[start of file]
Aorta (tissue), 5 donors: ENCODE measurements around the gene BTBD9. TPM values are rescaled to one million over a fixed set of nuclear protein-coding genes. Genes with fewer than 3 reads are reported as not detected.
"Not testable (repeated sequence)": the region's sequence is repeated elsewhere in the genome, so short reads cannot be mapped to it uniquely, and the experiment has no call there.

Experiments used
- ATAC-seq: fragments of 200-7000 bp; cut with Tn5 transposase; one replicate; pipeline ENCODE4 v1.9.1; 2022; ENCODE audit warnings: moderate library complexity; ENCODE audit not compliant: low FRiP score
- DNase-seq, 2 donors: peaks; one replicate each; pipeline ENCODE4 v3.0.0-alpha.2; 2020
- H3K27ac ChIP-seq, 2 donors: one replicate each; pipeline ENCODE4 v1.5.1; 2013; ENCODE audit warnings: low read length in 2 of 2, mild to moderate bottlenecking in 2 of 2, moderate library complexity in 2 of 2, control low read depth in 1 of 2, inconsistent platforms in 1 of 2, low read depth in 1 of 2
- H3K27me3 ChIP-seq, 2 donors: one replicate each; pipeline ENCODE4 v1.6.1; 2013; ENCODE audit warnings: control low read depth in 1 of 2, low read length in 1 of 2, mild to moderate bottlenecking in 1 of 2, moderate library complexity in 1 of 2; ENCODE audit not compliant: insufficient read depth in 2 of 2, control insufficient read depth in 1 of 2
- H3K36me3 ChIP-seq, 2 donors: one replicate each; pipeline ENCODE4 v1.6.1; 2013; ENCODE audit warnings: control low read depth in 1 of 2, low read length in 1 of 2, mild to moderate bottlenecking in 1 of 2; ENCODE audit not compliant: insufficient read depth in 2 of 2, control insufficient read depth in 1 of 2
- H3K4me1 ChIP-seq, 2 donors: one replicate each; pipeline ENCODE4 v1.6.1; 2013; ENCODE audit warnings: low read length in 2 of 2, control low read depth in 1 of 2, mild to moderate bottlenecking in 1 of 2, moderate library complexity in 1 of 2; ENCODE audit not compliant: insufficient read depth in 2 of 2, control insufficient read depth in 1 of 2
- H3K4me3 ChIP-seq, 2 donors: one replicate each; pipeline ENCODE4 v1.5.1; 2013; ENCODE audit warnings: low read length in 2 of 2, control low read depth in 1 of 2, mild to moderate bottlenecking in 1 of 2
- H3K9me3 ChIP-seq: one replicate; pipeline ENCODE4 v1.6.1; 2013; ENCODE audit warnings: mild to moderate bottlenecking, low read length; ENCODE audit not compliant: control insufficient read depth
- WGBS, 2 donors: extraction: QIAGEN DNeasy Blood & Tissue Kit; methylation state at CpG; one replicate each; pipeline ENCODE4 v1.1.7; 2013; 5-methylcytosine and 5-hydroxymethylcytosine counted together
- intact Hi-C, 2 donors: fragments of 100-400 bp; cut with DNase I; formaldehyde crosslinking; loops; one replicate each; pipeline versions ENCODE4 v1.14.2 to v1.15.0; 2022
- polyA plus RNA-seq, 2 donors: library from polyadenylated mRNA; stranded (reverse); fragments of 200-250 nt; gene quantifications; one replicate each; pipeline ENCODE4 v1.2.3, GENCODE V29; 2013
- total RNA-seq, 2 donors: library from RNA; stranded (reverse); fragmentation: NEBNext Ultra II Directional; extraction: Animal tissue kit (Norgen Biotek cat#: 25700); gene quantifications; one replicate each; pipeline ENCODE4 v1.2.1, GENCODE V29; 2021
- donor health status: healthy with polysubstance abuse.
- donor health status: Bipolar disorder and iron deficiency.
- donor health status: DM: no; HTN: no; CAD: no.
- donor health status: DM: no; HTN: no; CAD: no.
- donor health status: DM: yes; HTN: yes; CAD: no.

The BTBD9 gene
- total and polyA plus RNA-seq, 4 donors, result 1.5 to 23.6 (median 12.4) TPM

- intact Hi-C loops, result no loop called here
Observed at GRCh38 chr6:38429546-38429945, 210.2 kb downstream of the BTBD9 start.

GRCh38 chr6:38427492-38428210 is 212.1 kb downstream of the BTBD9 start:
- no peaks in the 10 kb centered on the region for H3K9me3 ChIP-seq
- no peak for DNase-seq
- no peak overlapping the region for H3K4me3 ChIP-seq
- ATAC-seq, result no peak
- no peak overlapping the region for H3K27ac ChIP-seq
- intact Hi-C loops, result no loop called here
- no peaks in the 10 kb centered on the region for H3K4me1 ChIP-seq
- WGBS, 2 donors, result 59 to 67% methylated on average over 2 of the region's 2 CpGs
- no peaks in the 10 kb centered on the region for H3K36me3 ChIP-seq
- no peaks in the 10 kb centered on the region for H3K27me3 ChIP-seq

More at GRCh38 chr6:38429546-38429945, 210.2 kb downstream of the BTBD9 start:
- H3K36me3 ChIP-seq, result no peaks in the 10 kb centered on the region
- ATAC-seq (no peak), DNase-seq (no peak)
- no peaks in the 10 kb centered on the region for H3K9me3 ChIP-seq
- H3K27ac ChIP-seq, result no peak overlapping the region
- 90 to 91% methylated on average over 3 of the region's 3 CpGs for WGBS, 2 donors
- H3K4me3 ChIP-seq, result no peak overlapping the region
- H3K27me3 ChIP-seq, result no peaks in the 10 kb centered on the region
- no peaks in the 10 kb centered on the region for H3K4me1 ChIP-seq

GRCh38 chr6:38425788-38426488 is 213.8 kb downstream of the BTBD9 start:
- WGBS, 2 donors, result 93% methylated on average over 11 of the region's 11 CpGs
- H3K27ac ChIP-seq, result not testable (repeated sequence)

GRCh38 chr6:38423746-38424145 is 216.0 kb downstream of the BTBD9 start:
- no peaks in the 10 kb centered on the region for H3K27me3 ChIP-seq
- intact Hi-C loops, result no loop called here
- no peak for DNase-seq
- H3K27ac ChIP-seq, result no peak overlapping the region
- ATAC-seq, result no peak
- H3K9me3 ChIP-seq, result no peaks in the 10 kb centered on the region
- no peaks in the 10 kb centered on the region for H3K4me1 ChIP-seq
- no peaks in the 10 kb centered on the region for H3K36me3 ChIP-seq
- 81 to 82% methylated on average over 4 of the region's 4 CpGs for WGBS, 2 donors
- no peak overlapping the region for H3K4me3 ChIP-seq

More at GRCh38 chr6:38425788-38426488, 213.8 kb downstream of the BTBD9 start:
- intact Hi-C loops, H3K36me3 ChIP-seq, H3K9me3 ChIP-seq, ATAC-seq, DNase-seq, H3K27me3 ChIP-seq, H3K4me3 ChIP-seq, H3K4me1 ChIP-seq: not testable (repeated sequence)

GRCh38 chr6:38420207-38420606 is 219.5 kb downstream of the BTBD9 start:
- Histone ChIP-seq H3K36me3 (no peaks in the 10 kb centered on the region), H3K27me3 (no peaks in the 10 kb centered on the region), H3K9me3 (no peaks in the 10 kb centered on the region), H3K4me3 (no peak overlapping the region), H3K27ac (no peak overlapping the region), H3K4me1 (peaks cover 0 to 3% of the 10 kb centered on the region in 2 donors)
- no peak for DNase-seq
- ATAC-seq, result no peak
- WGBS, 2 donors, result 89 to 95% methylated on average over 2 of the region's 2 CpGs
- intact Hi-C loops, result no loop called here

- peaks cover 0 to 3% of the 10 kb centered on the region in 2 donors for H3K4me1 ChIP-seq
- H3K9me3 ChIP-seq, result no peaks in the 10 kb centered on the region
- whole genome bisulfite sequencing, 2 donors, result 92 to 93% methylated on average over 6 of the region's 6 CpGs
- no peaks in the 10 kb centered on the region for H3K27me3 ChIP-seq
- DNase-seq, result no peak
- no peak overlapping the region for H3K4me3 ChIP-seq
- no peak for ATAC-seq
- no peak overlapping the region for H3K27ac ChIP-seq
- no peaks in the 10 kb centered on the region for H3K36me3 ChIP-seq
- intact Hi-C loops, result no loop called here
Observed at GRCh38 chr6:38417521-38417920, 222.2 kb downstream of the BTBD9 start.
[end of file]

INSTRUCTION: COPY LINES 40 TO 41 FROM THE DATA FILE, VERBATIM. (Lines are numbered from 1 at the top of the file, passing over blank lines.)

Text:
- H3K27ac ChIP-seq, result no peak overlapping the region
- 90 to 91% methylated on average over 3 of the region's 3 CpGs for WGBS, 2 donors